What do you do when you're told to stay home, but you haven't a home to stay?
For Melbourne's homeless population, that was a question that needed answering. On March 22nd, Victoria was sent into lockdown, making the lives of Melbourne's homeless population even harder as a result of the COVID-19 pandemic.
Charities who aid the 25,000 Victorians who are considered homeless, were forced to find ways to overcome restrictions and social distancing measures and still provide for those in need.
It resulted in the shutdown of many charities and social services, as social distancing measures became too difficult to monitor, and the health and safety of volunteers was under too great a threat.
But some charities were able to find ways to provide food and assistance to those who need it - and still adhere to social distancing measures.
St Mary's House of Welcome in Fitzroy were able to learn and adapt, changing their daily sit-down lunch to a take-away option for those who need their services.
St Mary's CEO Robina Bradley highlighted the importance of her charity during the pandemic, as more people become reliant of charitable services.
"Our services is one for homeless people sleeping rough Normally we would be providing a sit down dining room giving nutritious meals, showers, providing clean clothes and underwear." Bradley Said
"But during this time, it's been really important for us to look at the evidence of how to respond to COVID in the face of homelessness"
"Our focus has been on public health education, social distancing, and checking health and doing screening and making sure our clients are checked before they get their services."
St Mary's has been a feature of the iconic Brunswick Street for 60 years.
It's provided a safe space for the less fortunate, and during lockdown produced over 100 meals a day and provided sanitation to those in need.
As we go through one of the most extraordinary years in recent memory, the dedicated staff of St Mary's have deemed it more necessary than ever that they continue their work.
Data provided by the council to homeless persons revealed that since 2006, homelessness in the state has grown by 43%. And as the nation teeters on the edge of a recession, the importance of homeless charities is brought to the foreground.
While they had to limit those who could enter their building due to social distancing measures, St Mary's also provided an outreach service.
“My staff were ringing clients that we know have mobile phones, where they would just check, do their safety checks, mental health checks and seeing what practical support we could provide for them” Bradley said.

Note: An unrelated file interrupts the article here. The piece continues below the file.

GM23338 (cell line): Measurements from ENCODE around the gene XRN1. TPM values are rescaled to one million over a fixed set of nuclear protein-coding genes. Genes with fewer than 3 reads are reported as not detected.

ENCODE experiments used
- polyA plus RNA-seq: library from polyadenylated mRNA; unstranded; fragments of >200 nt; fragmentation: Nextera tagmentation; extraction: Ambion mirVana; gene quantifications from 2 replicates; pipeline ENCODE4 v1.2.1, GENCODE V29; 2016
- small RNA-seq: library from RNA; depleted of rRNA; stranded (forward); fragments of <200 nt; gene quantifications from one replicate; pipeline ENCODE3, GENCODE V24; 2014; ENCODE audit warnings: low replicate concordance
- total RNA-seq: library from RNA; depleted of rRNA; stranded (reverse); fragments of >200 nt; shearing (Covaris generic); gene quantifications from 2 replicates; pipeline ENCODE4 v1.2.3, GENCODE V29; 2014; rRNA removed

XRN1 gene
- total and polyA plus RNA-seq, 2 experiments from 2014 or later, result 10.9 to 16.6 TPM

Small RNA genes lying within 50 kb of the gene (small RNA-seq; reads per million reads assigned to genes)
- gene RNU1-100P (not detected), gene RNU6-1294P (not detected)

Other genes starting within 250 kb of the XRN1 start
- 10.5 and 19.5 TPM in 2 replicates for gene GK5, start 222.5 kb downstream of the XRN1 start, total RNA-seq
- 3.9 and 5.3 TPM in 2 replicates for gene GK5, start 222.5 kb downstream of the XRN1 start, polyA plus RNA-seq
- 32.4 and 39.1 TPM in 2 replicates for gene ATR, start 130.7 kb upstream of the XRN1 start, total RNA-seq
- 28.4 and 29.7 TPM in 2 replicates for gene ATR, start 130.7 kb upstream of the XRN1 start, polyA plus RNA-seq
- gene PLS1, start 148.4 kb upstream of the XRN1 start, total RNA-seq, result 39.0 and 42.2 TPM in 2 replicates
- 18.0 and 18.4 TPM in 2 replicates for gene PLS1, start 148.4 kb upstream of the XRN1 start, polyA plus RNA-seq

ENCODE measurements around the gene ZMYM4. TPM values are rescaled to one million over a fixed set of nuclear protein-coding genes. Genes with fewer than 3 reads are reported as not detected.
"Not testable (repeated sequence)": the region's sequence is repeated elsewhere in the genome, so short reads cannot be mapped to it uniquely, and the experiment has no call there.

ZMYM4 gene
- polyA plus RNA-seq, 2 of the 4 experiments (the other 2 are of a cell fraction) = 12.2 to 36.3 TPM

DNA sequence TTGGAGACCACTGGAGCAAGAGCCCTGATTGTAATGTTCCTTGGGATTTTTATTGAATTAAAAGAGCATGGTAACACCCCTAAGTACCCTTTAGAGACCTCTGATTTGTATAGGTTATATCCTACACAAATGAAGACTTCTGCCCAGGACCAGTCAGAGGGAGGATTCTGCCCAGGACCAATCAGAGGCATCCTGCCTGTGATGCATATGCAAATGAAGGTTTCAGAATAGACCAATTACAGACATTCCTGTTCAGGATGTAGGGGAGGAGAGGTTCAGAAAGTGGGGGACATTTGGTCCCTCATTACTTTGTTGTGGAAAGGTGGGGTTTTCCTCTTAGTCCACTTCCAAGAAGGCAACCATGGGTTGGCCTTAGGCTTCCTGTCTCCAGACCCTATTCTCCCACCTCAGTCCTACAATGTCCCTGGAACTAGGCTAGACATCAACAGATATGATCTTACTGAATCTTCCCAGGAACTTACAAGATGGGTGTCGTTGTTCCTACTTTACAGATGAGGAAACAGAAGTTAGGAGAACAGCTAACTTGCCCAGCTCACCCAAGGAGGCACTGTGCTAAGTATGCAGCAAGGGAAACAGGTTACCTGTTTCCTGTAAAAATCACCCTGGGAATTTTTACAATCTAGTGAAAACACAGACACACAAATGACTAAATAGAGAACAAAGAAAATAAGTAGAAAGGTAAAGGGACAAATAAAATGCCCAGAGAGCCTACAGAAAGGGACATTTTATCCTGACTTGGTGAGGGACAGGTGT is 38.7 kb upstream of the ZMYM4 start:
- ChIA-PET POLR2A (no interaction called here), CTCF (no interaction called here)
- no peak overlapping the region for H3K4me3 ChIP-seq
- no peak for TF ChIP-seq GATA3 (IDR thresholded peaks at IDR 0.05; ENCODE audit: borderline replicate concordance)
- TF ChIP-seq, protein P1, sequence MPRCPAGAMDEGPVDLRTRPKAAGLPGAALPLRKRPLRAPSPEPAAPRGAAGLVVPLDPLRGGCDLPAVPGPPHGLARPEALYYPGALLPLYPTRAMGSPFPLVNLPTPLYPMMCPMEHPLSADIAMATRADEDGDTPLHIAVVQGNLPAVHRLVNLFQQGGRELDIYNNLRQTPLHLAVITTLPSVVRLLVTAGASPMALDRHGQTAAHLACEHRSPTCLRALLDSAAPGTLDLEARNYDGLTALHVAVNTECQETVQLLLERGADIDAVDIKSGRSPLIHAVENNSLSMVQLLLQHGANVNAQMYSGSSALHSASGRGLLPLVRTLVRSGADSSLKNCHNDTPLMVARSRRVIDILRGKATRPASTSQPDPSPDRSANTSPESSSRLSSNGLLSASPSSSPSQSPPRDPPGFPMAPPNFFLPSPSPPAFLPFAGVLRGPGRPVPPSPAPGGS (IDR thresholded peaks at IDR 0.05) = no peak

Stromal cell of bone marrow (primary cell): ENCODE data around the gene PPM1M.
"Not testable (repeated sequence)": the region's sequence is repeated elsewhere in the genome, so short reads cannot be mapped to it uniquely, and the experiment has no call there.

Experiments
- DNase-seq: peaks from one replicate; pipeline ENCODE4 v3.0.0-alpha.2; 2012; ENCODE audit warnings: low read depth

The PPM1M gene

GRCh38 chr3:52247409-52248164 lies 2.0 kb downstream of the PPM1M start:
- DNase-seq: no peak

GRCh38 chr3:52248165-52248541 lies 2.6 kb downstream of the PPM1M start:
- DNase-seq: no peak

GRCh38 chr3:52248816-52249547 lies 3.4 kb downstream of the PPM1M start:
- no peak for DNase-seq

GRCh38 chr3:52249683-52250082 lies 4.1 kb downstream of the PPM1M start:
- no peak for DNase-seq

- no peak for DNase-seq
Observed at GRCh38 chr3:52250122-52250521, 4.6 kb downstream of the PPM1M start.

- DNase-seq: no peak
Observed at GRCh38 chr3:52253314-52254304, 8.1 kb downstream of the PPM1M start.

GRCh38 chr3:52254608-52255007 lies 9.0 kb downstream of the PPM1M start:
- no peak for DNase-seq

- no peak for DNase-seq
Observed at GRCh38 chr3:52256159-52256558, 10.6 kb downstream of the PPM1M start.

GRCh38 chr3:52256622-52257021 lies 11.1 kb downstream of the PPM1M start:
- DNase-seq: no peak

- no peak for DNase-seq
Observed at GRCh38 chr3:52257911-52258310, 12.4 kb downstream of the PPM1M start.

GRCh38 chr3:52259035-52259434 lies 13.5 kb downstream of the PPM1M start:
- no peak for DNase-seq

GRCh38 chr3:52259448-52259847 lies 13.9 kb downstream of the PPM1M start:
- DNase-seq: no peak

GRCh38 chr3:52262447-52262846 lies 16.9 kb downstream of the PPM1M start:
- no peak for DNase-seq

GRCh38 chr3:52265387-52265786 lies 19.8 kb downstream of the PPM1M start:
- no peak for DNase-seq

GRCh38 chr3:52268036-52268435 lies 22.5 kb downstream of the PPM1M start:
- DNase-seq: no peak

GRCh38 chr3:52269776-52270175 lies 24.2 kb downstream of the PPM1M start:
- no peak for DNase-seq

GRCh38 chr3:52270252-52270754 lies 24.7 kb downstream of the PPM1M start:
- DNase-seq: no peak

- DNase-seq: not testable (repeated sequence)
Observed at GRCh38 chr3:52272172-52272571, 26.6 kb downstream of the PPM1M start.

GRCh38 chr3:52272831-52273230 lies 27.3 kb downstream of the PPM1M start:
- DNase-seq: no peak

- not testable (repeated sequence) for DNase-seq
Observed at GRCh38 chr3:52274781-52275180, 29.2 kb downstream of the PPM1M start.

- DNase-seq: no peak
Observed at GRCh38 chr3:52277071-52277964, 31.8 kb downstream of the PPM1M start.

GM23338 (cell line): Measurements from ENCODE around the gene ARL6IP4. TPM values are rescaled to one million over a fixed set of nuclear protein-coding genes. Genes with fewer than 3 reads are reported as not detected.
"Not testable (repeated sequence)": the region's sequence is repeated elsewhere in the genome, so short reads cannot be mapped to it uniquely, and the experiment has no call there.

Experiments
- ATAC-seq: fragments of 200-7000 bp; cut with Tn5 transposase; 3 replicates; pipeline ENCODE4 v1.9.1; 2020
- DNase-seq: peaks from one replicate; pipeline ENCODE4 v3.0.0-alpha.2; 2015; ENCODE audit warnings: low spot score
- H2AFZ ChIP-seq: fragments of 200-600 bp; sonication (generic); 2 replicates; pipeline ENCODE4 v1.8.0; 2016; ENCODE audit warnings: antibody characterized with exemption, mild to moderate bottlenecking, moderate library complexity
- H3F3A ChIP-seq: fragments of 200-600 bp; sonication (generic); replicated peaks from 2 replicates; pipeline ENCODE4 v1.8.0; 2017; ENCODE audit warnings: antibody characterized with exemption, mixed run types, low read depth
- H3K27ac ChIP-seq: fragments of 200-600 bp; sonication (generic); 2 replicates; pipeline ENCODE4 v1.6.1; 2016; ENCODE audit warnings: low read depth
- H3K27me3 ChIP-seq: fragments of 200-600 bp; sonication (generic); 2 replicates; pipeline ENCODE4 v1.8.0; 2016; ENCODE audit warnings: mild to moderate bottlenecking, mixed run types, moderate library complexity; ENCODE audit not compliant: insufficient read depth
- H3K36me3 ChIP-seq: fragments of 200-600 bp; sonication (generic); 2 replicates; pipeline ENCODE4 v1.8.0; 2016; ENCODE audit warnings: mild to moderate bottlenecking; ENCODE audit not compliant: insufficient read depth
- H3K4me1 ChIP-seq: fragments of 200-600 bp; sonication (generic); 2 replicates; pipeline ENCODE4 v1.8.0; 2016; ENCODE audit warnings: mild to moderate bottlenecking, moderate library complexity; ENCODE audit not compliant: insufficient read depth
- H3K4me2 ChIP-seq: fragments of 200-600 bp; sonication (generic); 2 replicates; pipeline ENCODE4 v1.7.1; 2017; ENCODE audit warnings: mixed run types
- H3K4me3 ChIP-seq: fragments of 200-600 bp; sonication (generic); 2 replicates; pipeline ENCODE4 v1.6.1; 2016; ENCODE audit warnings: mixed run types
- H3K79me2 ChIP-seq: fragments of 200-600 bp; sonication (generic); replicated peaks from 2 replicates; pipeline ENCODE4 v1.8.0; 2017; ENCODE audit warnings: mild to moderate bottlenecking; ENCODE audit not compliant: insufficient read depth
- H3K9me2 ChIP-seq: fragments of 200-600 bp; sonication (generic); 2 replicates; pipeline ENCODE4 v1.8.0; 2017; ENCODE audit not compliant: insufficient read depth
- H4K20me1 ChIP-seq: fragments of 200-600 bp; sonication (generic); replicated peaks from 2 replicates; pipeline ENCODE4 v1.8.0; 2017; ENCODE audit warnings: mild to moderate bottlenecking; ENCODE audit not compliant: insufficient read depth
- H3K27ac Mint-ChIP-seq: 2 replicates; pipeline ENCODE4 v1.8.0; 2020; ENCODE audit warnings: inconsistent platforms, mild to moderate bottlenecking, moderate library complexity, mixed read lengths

Robina also acknowledged the generosity of those who have the means to provide charitable donations.
"We are very lucky here in Australia to have such wonderful support for homeless people and the public’s response to those in need."
“The greater public can help. We understanding people are hurting and it’s trying times for many, but for those who can, donations are always welcome so we can continue to provide healthy nutritional meals to the community.”
The state government responded to the issue of homelessness during the pandemic, with housing and shelter a key area being addressed.
The Andrews government doubled crisis accommodation funding as part of a $6 million boost to the sector to address the looming crisis.
"The government’s response is to be moving as many people into housing during this period." Bradley said.
"We're looking at responding to those in need and making sure they know where to access these services and to get them housed."
“We are a not for profit organisation, and we have government support through the department of health and human services, who have continued to give us funding during the COVID outbreak.”
St Mary’s functioning continuation has been well received, particularly by those who need their services most.
“Our community members here know us and feel safe here, there’s even been a bit of reputation sharing amongst the community saying go to St Mary’s: They’ll help you out.”
Amongst the homeless population, there’s still concern that coronavirus could rapidly spread through this vulnerable sector and increase the state’s overall infection rate.
36% of Victoria’s homeless are forced to stay in overcrowded dwellings, where infection can easily spread.
St Mary’s see this issue as one of the upmost importance.
"We worked on the logistics to allow those in accomodation to stay isolated but to have some connection and know that someone out there cares about them."
-Robina Bradley, CEO St Mary's House of Welcome
St Mary's continues to operate during the current lockdown period, and are still accepting donations from the public.